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Thorac Surg Sci. 2008 Aug 25;5:Doc01.

Morbidity and mortality after pneumonectomy in smokers with NSCLC.

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1
Department of Thoracic Surgery, Center for Pneumology and Thoracic Surgery, Schillerhöhe Hospital and Robert Bosch Hospital, Gerlingen, Deutschland.

Abstract

OBJECTIVE:

Perioperative morbidity and mortality in patients receiving pneumonectomy because of non-small cell lung cancer (NSCLC) remains quite high. The aim of this study is to identify risk factors to minimize perioperative mortality and morbidity.

PATIENTS AND METHOD:

The results of 156 Patients who received pneumonectomy between 1995 and 2004 were reviewed retrospectively. All patients had stage I or II NSCLC. In 81 cases a right sided and in 75 a left sided pneumonectomy was performed. Cardiopulmonary function tests were sufficient for pneumonectomy.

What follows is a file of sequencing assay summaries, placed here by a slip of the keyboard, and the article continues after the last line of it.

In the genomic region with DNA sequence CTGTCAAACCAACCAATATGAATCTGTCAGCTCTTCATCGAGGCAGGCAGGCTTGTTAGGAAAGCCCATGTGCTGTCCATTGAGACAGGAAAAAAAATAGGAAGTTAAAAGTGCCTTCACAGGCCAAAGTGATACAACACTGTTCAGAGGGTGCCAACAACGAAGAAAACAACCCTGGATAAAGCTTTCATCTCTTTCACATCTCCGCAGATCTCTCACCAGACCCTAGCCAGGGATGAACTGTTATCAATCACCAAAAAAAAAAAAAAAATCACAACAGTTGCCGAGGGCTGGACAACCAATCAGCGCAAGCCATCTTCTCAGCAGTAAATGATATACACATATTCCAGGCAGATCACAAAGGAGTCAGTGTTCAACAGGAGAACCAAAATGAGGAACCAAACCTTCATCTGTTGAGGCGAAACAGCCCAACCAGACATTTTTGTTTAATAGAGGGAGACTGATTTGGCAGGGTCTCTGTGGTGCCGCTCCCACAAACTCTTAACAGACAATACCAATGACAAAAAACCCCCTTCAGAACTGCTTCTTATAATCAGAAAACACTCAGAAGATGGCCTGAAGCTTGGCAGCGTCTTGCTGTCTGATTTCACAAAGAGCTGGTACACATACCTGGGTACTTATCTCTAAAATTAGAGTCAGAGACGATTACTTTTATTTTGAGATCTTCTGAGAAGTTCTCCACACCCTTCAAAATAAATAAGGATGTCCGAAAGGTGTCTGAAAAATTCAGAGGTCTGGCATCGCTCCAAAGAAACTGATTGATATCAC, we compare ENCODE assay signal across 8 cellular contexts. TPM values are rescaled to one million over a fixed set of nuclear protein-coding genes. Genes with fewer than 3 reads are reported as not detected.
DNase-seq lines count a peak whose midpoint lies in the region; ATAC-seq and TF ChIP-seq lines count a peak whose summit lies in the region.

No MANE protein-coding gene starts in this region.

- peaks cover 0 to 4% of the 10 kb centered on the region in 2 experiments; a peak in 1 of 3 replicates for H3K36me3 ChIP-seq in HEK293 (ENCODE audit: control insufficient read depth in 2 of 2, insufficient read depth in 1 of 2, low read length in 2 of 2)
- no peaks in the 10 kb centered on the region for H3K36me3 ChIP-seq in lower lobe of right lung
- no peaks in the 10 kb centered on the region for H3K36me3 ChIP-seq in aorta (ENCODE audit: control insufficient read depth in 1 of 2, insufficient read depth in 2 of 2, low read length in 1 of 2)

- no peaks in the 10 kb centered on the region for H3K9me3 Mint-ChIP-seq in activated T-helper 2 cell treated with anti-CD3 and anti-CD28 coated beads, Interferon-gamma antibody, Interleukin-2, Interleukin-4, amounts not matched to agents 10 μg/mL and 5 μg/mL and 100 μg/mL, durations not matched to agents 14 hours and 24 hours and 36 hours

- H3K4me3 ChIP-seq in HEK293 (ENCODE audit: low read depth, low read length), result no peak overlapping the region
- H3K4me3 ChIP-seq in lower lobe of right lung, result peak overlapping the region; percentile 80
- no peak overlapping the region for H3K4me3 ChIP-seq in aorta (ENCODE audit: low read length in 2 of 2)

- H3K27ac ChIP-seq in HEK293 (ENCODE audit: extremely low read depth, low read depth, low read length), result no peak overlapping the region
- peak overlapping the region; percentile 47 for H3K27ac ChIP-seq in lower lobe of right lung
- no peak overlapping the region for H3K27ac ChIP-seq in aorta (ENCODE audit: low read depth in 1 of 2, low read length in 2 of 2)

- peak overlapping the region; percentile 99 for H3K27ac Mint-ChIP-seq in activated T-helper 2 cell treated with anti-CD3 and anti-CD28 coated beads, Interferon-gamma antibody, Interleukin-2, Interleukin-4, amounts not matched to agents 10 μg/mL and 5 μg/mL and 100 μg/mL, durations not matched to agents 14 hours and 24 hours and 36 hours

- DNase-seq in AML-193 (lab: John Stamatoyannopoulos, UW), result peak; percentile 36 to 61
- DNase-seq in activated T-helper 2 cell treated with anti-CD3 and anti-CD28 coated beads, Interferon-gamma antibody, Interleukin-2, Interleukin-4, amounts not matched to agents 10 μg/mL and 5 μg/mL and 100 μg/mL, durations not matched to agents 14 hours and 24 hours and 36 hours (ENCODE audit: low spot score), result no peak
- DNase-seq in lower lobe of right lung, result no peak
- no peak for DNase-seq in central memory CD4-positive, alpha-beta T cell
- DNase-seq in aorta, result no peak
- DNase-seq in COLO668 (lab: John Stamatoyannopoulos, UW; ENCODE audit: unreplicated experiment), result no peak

RESULTS:

Overall perioperative 30-day mortality was 7.1% (n=11), in hospital mortality 8.3% (n=13). The cause was sepsis in 6 cases, cardiac failure in 4 cases, and respiratory insufficiency in 3 cases. In univariable and multivariable regression analysis considering mortality, none of the prognostic factors reached significance. The odds ratio for postoperative death was 1.6 fold for smokers in comparison to non smokers. Complications after pneumonectomy were seen in 34.6%, with arrhythmia in 16.0%, sepsis in 1.9% and bronchopleural fistula (BPF) occurring in 6.4%. Smoking and intraoperative blood loss >500 ml were highly significant perioperative risk factors.

CONCLUSION:

Smoking until operation and intraoperative blood loss were independent postoperative risk factors leading to complications after pneumonectomy for NSCLC. The risk for complications was 2.8-fold higher for smokers.

KEYWORDS:

complications; morbidity; mortality; pneumonectomy; risk factor; smoking

PMID:
21289906
PMCID:
PMC3011295
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